Sales enablement is an essential part of the sales process. It helps to prepare sales reps for their contact with leads or potential clients. Effective sales enablement programmes provide staff with access to all the key information they require to confidently pitch products or services to customers. Feeling fully informed and aware of how a product works, why it's useful and how it can benefit customers, allows sales staff to answer any questions the prospective client may have.
How to use sales enablement
If you're planning to start a sales enablement drive in a company, here are eight steps to get you started:
1. Set an objective
The first step is to establish what you hope a sales team can achieve and set an objective for them. The goal may be to increase the number of clients each sales associate sells to, increase the size of their orders or boost the sales of a particular range of products. Clear objectives help everyone in the team understand what you expect of them and create a benchmark to measure the success of your sales enablement strategy.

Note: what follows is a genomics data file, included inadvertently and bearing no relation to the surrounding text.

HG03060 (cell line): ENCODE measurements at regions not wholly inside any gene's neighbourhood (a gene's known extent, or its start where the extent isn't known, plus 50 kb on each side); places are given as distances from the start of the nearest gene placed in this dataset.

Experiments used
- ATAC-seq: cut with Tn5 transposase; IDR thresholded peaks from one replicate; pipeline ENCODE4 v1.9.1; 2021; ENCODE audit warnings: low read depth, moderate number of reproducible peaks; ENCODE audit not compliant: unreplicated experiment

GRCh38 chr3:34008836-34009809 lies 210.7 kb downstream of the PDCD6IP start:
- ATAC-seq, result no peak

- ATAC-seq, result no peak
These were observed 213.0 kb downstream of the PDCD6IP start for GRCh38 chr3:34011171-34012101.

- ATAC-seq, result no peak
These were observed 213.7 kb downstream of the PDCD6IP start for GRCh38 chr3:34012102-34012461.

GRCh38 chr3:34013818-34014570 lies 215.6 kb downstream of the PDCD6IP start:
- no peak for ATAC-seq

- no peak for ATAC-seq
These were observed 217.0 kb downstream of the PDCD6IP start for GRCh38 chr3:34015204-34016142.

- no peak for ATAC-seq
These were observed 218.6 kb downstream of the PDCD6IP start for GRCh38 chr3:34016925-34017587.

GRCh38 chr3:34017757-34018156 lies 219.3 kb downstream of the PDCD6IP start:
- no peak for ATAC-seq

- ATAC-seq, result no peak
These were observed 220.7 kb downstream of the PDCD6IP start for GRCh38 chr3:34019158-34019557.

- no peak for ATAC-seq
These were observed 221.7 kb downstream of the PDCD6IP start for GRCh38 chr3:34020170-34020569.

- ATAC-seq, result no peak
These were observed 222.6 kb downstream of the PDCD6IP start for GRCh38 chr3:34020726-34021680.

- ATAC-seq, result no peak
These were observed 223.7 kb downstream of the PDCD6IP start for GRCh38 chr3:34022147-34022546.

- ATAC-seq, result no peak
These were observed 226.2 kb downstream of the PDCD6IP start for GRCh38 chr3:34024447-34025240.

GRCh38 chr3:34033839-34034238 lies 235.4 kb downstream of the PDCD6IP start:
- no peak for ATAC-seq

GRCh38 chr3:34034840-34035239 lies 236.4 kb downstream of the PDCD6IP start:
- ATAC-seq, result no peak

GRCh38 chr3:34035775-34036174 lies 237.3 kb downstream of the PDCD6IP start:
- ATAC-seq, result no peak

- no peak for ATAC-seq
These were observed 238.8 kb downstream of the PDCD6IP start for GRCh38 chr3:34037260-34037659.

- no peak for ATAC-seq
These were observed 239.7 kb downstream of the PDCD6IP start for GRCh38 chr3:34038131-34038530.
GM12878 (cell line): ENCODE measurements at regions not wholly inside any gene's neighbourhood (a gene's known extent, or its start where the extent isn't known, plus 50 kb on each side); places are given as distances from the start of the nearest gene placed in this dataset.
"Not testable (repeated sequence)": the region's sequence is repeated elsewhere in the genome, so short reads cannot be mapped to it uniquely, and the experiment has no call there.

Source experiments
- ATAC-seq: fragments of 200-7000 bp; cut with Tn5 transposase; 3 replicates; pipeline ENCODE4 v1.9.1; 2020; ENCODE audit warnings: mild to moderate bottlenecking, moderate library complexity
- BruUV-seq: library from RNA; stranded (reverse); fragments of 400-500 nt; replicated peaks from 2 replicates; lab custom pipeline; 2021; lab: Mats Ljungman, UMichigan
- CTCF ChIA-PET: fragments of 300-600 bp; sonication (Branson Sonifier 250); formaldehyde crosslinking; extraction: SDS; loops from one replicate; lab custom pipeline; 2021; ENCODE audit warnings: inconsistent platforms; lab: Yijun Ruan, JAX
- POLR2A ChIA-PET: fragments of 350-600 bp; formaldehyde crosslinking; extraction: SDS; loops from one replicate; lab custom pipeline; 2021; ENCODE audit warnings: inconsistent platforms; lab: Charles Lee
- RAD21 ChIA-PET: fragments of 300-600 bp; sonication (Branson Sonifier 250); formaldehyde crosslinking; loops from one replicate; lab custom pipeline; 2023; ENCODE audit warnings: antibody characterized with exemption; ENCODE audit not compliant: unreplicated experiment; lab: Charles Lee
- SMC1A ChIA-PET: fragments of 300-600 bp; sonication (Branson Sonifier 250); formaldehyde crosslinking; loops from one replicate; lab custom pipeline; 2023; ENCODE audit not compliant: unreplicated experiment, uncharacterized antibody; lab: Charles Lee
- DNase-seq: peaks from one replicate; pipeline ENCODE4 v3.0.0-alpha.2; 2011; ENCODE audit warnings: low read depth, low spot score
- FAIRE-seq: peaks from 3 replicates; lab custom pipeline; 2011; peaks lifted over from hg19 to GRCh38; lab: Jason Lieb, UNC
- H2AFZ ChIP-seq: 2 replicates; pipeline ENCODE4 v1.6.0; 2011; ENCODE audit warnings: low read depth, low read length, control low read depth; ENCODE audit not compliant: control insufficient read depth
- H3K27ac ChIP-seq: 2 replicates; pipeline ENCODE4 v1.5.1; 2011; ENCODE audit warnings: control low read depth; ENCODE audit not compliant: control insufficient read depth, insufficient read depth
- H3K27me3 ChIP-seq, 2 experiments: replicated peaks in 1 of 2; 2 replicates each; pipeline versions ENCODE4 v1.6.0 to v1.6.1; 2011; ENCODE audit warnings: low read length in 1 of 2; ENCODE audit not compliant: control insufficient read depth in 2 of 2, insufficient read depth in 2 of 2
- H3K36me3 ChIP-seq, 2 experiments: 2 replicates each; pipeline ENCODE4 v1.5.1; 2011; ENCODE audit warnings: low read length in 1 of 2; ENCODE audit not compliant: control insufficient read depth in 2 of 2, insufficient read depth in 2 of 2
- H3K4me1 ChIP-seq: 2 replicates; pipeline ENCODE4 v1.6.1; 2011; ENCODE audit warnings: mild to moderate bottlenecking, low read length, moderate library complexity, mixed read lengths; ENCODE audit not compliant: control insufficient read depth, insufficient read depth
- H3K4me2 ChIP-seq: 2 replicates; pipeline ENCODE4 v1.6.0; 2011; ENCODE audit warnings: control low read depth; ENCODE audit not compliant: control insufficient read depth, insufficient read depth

2. Focus on your leads
Understanding who your buyers are is a key element of successful sales. It's essential that sales staff know who their target audience or leads are before they can begin any type of sales pitch. A lead is someone who has expressed an interest in buying a company's products or services and selling to leads can be far more effective than cold-calling.
3. Collect data
Market research using available online metrics can help you find out who the customer base is and reveal the type of person who buys from the business. You may look at feedback forms, questionnaires or any other information you have about the customers and clients. Reading through preferences and customer experiences can give you a more detailed understanding of who the average customer is, which can help sales associates communicate with them more successfully.